- Reasonable Fear – The victim could consider that a threat made is simple to execute. However, the threat must not be carried out immediately to be considered reasonable. For instance, a student threatens to burn down a school. Within no time, you notice the student purchasing burning materials from a local shop. In this case, the level of fear caused is referred to as reasonable fear;
- Sustained Fear – A victim may be threatened in such a way that they experience fear for more than one fleeting moment. For instance, someone following you down a hallway holding a pocket knife and threatens to stab you. Once you navigate a corridor, you realize that the person is not following you anymore. In this case, the kind of fear experienced is called sustained fear. It is obvious that the victim felt afraid, fearful, and threatened throughout the entire event. It is important to also note that the fear could prolong even after the ordeal.
Attorneys argue that sustained fear is the only basis of a criminal threat. The law requires that the victim should have felt fear for more than a fleeting moment for the threat to hold true. Meanwhile, the judge or jury tends to link the fear of a threat to the possibility of harm in the near future. Nevertheless, the prosecutor should establish that there had been some level of confrontation between the victim and the defendant before expressing the threat.
A Noteworthy fact is that a short-lived threat cannot be charged as a criminal threat. The threat, therefore, might be so insignificant that the victim forgets it had ever been made. In this case, the defendant cannot be charged thereafter. The argument to this lies within the element that the resultant fear must be progressive, lasting, and therefore, not momentarily.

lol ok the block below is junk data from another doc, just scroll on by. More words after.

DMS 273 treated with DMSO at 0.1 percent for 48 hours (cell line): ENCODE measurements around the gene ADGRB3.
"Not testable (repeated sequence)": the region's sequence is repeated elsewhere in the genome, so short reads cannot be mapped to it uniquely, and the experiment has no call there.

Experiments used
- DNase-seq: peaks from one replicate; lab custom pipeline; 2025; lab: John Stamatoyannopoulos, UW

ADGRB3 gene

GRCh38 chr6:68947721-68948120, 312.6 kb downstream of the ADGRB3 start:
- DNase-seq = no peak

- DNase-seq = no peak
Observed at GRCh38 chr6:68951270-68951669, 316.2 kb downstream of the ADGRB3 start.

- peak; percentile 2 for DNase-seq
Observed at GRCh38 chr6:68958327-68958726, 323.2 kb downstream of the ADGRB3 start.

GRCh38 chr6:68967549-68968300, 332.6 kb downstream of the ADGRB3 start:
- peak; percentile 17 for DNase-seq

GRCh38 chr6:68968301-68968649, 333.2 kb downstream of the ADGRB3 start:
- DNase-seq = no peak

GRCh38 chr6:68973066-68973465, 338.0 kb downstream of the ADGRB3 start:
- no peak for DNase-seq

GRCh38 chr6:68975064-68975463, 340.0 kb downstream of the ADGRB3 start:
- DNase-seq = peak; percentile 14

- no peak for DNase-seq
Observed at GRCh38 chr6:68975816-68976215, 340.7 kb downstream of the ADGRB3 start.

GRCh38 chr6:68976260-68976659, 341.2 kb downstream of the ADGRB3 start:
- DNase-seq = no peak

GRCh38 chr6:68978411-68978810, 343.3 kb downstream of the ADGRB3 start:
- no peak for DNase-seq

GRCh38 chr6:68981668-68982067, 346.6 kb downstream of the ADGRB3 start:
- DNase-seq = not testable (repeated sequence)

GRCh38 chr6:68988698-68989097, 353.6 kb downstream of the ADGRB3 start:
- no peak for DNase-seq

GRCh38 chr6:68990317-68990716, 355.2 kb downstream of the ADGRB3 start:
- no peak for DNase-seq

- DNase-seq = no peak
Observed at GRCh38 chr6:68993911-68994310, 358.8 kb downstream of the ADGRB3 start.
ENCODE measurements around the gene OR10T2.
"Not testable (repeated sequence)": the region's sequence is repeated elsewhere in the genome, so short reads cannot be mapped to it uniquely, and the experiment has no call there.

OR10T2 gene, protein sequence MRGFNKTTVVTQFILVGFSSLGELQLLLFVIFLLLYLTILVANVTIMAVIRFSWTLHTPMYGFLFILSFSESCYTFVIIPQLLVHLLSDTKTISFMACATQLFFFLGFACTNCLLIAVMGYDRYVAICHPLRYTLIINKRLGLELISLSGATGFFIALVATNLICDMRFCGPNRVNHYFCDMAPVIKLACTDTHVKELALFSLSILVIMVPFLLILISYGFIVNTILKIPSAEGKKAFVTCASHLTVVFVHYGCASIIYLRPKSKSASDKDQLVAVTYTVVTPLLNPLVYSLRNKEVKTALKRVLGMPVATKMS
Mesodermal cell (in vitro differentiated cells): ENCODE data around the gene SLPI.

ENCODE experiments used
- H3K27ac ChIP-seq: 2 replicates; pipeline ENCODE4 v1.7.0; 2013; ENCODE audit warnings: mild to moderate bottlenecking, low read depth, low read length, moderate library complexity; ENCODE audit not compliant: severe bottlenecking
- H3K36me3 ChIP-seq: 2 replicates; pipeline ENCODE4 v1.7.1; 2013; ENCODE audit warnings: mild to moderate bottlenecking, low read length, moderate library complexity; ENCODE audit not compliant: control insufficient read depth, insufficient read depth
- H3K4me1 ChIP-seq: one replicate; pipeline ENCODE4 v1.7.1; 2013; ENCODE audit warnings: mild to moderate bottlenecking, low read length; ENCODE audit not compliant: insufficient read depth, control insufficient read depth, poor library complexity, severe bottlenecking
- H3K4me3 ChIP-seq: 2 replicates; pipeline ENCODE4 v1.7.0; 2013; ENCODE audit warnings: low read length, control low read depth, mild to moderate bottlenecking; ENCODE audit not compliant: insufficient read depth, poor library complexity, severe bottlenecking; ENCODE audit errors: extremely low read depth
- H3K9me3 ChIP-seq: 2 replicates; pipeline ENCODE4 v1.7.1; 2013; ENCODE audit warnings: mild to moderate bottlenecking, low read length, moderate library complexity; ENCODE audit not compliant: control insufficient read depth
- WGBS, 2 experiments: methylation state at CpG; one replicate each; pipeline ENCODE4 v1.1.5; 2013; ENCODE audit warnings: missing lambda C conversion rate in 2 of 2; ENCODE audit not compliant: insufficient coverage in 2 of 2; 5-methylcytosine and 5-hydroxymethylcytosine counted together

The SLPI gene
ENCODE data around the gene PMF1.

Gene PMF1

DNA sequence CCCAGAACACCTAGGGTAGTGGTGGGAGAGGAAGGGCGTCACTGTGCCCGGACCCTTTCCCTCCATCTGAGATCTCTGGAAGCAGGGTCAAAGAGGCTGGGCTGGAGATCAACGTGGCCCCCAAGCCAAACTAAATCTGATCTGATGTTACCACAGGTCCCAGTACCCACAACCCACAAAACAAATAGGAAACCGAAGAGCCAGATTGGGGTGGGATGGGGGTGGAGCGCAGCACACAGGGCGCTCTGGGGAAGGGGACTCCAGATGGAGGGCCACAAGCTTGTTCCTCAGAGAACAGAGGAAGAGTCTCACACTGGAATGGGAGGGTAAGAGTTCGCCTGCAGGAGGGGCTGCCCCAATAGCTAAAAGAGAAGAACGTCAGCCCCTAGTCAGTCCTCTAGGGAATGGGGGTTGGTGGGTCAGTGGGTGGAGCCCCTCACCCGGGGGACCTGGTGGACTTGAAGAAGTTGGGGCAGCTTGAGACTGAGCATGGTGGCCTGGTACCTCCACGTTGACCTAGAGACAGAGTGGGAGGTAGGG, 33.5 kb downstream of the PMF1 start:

Penalties for Criminal Threats Offenses
A criminal threat under California law is considered a Wobbler. The prosecutor determines whether to charge a criminal threat as a felony or as a misdemeanor depending on various circumstances such as the defendant's prior criminal background.
There is a major contrast between being charged with a felony or a misdemeanor criminal threat. Below is an outline of each case depending on the situation surrounding the criminal threat.
Misdemeanor Criminal Threat
A misdemeanor criminal threat is a threat that is not considered serious by a court of law. It carries a jail sentence of up to one year and a court fine of up to $1000. California penal code 422 requires a criminal threat convict to pay restitution of costs caused to the victim. The restitution is heavily placed on top of court fines, thereby increasing the financial burden on the convicted person.
Felony Criminal Threat
A felony criminal threat is punishable by up to three years in state prison. The court may impose fines ranging up to $10,000. For a criminal threat to be punished as a felony, it has to be serious, for example, directed to more than one person or poses significant loses if executed. California law imposes an additional year into the sentence in case the defendant used a weapon to express the threat. The law provides that the additional year should follow consecutively the normal sentence.
Felony criminal threats are classified under California's three strikes law. The three strikes law requires that the judge doubles the punishment on the event that the defendant has a prior criminal threat offense. After committing a first felony criminal threat, the law refers to the defendant as a first striker. After the second time of committing a criminal threat, he/she is called a second striker. A second striker will face twice as much the penalty that a first striker will face. A third striker is, on the other hand, may be sentenced into state prison for 25 years. To be eligible for a parole release, a strike felony is required to have served 80% to 85% of their complete sentence.